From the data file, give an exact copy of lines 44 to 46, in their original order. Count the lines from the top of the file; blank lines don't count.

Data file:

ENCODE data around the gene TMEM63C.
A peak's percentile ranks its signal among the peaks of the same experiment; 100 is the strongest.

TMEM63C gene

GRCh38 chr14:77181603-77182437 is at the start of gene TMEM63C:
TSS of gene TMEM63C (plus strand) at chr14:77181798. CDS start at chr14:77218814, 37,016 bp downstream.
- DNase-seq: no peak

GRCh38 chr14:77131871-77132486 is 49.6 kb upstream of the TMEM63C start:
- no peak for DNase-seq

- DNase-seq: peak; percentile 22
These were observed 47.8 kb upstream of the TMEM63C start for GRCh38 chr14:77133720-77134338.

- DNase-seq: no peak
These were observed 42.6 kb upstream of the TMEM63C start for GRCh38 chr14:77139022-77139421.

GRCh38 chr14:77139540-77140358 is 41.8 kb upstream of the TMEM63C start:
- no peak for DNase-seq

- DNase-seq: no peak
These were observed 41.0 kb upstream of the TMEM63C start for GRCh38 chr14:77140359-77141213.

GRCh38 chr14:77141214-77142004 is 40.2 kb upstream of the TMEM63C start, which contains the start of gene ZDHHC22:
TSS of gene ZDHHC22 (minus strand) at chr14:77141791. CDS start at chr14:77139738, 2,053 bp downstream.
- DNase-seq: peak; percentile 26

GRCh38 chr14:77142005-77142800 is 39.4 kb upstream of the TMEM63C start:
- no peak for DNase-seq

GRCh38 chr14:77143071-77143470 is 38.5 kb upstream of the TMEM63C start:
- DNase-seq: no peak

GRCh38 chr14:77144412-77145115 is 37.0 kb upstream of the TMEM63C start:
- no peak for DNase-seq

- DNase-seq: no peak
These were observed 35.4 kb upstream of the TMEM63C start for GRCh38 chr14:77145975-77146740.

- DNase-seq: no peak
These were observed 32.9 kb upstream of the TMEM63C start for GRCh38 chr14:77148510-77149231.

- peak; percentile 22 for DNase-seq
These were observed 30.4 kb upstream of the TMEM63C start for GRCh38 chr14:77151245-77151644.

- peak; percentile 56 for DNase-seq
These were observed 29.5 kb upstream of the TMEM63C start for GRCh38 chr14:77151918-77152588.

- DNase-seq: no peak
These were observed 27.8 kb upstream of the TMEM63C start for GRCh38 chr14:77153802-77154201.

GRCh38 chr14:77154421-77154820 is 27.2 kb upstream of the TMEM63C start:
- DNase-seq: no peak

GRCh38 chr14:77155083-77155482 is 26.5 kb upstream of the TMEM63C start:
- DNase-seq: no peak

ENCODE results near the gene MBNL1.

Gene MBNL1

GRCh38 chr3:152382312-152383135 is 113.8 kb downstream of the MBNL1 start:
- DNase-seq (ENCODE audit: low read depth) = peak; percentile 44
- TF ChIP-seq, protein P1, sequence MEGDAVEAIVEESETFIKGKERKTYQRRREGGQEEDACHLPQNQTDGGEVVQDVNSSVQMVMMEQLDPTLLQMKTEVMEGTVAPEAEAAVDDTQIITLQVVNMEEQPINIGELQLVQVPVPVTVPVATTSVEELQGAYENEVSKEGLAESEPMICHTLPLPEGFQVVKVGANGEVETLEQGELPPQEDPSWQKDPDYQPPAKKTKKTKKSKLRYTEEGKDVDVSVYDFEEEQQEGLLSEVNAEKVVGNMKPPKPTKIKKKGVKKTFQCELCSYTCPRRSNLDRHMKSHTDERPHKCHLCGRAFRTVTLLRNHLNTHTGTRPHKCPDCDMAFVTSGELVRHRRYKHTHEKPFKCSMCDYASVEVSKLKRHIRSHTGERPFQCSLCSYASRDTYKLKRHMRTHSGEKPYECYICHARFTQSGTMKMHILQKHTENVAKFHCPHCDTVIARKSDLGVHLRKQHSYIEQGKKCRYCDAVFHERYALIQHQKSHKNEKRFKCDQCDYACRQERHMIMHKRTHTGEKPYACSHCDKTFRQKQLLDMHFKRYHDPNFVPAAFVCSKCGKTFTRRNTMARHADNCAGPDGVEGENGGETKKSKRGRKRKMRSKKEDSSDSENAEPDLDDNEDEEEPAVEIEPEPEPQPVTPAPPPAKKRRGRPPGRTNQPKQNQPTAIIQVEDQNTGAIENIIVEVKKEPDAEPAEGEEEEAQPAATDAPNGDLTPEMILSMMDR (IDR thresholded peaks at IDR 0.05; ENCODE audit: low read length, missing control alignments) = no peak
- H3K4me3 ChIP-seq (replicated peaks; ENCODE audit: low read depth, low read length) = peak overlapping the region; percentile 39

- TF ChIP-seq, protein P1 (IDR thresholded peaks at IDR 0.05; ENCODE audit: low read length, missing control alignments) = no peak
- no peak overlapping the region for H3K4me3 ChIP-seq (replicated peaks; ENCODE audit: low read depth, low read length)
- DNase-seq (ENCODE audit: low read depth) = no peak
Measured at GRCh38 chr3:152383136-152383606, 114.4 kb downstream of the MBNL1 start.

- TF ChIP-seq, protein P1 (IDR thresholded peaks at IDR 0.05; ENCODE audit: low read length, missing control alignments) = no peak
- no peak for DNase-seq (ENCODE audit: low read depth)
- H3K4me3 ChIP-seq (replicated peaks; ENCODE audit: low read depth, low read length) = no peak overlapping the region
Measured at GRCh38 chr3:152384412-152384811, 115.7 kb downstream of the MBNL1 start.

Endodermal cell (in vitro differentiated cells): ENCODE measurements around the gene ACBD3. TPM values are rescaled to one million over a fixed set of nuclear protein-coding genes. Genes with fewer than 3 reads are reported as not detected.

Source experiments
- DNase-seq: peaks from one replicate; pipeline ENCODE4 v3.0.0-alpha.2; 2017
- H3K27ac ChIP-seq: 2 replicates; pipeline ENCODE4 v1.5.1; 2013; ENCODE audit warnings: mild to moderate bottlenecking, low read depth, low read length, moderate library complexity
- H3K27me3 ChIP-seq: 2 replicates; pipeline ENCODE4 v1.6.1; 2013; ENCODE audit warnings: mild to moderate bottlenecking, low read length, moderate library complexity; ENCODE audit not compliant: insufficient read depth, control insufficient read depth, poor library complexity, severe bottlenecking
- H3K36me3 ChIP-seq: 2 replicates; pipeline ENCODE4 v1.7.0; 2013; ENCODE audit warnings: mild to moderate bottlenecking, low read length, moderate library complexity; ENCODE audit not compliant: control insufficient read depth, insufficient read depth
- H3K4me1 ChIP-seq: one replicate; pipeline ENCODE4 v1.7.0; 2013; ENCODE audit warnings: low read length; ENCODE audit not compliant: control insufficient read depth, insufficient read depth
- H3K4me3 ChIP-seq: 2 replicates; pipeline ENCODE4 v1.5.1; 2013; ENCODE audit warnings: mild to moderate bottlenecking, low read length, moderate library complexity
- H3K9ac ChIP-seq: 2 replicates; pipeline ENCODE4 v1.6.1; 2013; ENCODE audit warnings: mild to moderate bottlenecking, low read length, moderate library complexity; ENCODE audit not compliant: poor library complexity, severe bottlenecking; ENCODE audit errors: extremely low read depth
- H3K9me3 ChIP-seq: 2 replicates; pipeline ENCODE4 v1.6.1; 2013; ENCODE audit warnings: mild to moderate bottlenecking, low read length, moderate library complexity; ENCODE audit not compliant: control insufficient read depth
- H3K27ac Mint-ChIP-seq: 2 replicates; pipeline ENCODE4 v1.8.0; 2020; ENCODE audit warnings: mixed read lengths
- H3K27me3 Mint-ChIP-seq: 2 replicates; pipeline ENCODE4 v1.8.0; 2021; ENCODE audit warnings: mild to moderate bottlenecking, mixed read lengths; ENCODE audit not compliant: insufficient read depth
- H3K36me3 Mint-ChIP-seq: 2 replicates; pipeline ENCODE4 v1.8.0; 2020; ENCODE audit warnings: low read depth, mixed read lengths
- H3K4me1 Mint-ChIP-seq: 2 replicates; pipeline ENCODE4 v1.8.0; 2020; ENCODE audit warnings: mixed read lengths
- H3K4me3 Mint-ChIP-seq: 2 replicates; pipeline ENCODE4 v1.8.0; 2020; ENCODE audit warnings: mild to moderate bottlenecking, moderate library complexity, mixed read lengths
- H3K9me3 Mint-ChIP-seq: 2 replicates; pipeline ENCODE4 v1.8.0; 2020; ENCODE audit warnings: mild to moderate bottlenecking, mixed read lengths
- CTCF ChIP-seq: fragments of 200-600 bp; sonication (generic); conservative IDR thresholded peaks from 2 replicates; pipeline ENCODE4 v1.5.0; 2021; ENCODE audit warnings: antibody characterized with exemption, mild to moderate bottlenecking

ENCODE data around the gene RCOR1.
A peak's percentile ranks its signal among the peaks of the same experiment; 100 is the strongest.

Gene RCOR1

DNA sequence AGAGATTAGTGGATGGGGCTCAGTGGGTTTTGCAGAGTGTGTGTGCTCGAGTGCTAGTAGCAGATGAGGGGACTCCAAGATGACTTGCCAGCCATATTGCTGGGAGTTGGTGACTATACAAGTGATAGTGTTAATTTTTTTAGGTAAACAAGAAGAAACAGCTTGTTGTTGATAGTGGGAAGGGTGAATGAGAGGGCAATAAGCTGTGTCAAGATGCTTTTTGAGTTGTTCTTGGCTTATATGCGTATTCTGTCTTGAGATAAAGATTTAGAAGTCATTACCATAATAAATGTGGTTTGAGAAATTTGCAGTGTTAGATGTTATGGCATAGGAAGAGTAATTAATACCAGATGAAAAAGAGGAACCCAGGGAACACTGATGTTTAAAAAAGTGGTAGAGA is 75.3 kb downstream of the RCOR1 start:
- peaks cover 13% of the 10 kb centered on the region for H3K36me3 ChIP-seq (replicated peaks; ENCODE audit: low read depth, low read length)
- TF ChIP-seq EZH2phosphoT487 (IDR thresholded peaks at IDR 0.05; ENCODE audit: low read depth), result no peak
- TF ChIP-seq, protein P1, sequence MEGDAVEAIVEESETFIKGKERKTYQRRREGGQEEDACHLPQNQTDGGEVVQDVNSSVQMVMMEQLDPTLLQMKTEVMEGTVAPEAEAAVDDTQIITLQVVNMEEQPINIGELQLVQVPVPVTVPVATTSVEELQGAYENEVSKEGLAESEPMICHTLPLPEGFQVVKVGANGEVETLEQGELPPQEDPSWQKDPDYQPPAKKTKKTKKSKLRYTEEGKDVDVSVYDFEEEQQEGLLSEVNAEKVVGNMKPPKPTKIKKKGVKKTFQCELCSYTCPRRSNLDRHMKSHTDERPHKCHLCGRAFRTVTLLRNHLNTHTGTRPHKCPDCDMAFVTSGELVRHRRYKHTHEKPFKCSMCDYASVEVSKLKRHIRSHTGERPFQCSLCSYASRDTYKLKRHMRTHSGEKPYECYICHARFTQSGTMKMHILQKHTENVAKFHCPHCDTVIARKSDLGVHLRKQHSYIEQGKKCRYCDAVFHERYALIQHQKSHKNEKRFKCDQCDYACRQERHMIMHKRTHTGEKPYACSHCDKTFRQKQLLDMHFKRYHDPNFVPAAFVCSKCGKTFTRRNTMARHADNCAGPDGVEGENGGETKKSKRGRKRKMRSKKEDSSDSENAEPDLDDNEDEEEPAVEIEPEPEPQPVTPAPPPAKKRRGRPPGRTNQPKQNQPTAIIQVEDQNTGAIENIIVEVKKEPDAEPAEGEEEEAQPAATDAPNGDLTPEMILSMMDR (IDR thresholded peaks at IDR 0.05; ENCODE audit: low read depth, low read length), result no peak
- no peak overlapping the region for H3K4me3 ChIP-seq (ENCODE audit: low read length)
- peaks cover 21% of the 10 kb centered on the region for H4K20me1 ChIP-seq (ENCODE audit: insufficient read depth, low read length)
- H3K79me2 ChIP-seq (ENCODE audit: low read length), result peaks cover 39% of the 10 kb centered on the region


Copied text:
- TF ChIP-seq, protein P1, sequence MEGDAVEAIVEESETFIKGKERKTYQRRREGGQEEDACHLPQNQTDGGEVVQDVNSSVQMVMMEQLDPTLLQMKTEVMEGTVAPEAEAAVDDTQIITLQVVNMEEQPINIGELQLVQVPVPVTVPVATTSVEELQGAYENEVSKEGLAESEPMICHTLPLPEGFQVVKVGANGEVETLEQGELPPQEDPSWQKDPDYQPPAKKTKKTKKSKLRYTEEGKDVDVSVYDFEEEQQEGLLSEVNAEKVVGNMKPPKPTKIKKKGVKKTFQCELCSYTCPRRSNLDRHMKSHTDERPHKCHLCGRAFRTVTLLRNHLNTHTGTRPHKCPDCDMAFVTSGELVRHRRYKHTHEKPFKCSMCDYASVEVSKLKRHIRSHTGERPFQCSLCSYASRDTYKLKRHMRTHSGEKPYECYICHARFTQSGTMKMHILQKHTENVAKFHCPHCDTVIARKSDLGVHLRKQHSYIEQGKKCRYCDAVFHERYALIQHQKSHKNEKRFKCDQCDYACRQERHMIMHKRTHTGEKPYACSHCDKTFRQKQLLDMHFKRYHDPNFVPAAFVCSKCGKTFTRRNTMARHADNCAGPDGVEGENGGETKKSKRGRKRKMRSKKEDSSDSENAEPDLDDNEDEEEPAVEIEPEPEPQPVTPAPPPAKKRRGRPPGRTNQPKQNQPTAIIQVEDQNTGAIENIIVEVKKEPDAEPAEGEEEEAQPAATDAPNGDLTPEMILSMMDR (IDR thresholded peaks at IDR 0.05; ENCODE audit: low read length, missing control alignments) = no peak
- H3K4me3 ChIP-seq (replicated peaks; ENCODE audit: low read depth, low read length) = peak overlapping the region; percentile 39

- TF ChIP-seq, protein P1 (IDR thresholded peaks at IDR 0.05; ENCODE audit: low read length, missing control alignments) = no peak